Do you want honest feedback about company culture, morale, management, and your business as a whole? Don’t look to your existing employees for that information. Their answers can be clouded by the desire to keep their job. Look, instead, to those employees who are leaving. They have nothing to gain and nothing to lose. But how, exactly, can you get that honest feedback? By instituting an exit interview process and asking the right exit interview questions.
The Best Exit Interview Questions
Many managers wonder how to get the valuable information they’re looking for. It all comes down to the questions you ask. In this article, Sling’s experts have created a list of the twenty best exit interview questions. You can pick and choose according to your needs, or use them all to gain deep insight into your employees and your company.
1) Why Did You Start Looking For Another Job?
The answers you get to this question will be as unique and the individuals who give them. That’s because everyone starts looking to switch jobs for different reasons. The important insight comes over time when you start to detect common themes in the answers.
2) Why Are You Leaving?
Some may see these first two questions as the same, but they’re actually very different. Your employee may have started looking to switch jobs for one reason. But she may have made the final decision for a host of other reasons. These two questions help you determine everything that prompted her to leave—from initial dissatisfaction to the final straw that broke the camel’s back.
3) What Does Your New Position Offer That Influenced Your Decision To Leave?
The answer to this question will indicate the specifics of where your company is lacking. It could be company culture. It could be pay or benefits. It could be lack of flexibility. It could be any number of things. The important thing to remember is that the information the outgoing employee provides can be used to pick up the slack where your company has fallen short.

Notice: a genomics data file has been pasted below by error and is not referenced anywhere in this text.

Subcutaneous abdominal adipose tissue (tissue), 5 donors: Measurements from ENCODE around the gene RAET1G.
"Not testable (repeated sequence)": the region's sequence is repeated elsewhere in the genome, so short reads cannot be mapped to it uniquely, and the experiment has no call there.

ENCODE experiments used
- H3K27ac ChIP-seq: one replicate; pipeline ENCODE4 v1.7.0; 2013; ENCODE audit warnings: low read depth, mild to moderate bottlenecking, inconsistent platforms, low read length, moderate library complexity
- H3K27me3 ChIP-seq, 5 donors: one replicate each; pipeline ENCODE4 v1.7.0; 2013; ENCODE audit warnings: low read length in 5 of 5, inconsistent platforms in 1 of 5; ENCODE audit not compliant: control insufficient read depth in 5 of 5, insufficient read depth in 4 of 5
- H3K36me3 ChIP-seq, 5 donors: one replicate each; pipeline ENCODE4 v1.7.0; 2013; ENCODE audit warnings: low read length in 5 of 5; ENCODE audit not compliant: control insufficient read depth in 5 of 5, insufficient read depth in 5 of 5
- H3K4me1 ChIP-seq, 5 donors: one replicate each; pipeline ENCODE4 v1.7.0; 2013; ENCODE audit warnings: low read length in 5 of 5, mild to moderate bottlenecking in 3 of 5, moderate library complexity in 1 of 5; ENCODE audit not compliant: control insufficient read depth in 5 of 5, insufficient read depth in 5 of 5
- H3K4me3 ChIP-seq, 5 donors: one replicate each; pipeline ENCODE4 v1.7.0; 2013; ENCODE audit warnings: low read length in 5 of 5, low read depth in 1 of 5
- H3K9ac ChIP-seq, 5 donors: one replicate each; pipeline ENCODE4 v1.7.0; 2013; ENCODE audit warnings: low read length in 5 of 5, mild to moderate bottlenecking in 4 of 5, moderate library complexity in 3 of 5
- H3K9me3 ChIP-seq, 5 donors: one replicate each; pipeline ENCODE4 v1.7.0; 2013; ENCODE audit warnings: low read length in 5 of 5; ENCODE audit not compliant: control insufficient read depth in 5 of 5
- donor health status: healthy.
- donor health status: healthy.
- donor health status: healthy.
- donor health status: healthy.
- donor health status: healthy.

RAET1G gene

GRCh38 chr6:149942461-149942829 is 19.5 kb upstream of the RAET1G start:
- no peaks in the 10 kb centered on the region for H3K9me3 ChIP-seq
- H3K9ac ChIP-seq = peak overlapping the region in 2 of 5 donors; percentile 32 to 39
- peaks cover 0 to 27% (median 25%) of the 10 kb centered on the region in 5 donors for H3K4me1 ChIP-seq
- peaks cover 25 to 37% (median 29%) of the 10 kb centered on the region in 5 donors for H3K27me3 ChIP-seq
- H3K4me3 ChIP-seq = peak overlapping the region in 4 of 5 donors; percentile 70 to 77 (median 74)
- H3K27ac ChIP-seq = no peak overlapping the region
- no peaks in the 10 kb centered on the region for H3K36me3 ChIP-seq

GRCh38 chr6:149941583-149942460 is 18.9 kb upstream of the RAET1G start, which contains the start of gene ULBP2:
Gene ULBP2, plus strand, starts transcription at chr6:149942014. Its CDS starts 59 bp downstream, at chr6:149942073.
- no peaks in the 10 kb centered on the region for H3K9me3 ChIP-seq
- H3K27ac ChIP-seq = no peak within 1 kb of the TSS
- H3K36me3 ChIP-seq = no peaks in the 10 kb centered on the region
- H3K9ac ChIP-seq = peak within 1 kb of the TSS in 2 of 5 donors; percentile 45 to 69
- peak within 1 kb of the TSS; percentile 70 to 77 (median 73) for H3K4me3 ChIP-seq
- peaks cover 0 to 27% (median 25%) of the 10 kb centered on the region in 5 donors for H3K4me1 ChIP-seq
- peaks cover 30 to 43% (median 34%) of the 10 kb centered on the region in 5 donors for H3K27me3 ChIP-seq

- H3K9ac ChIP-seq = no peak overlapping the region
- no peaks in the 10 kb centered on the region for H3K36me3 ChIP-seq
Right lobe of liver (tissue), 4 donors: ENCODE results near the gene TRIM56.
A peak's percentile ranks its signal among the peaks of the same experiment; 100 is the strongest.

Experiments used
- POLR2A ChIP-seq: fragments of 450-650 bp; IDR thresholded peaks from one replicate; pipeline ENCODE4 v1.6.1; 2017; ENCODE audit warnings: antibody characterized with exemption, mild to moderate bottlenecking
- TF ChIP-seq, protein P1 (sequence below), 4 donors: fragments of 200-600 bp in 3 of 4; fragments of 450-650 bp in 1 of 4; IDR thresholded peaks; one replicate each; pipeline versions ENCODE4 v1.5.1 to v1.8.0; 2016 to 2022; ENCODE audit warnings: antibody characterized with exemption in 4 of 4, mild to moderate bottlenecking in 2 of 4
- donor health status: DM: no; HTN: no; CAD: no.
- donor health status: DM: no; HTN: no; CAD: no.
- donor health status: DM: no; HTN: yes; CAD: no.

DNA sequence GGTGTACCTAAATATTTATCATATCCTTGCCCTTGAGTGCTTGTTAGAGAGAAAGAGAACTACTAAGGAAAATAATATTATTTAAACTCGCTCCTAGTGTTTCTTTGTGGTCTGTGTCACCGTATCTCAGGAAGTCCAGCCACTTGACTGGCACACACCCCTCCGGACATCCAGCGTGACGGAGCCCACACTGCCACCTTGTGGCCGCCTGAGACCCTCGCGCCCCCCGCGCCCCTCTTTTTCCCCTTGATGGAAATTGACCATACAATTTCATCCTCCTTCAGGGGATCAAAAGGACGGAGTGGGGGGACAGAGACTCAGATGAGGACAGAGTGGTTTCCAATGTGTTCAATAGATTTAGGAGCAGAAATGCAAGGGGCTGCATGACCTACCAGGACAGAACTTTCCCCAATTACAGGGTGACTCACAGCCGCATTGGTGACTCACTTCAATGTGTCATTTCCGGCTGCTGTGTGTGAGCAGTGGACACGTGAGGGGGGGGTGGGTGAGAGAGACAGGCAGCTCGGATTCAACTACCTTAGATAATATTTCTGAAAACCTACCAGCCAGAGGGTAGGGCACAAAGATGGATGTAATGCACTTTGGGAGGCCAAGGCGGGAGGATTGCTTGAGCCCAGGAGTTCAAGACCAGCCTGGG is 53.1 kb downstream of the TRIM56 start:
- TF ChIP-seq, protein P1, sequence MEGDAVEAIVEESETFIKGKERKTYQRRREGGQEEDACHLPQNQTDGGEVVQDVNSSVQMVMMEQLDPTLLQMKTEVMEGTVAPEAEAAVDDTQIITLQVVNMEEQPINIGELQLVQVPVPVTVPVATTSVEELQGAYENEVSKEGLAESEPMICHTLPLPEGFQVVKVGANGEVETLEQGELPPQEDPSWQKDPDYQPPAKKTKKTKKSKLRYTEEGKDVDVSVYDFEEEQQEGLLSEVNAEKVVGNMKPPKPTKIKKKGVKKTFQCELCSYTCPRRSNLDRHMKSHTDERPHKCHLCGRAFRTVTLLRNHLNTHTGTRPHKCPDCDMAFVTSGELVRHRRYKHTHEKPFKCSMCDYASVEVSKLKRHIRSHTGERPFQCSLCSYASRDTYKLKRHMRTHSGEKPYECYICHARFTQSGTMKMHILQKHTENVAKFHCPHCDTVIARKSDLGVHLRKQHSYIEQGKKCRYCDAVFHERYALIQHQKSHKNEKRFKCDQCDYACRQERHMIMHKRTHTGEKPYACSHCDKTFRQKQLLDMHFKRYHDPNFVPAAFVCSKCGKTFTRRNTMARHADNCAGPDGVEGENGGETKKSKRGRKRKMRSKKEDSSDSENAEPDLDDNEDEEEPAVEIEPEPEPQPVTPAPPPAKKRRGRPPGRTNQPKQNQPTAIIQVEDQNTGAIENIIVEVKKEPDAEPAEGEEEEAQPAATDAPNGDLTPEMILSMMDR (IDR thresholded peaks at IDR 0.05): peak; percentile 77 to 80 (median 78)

4) What Could We Have Done Better?
Again, this may seem similar to question three, but the answer explores a different side of the issue. Say, for example, that an employee responded to question three with, “more professional development opportunities.” That answer insinuates that the number of opportunities is important. But when asked question number four, he may offer this advice: “Actively promote professional development and motivate employees to reach out.” So maybe it’s not the number of opportunities you offer, but the promotion of those opportunities that is the real key. Asking both questions in tandem can reveal these finer points.
5) Would You Ever Consider Returning To This Company?
Be prepared for a yes or no answer to this question, but probe a little deeper by asking a follow-up question like, “What circumstances would change your mind?” View those answers as a way to improve retention and keep key positions filled.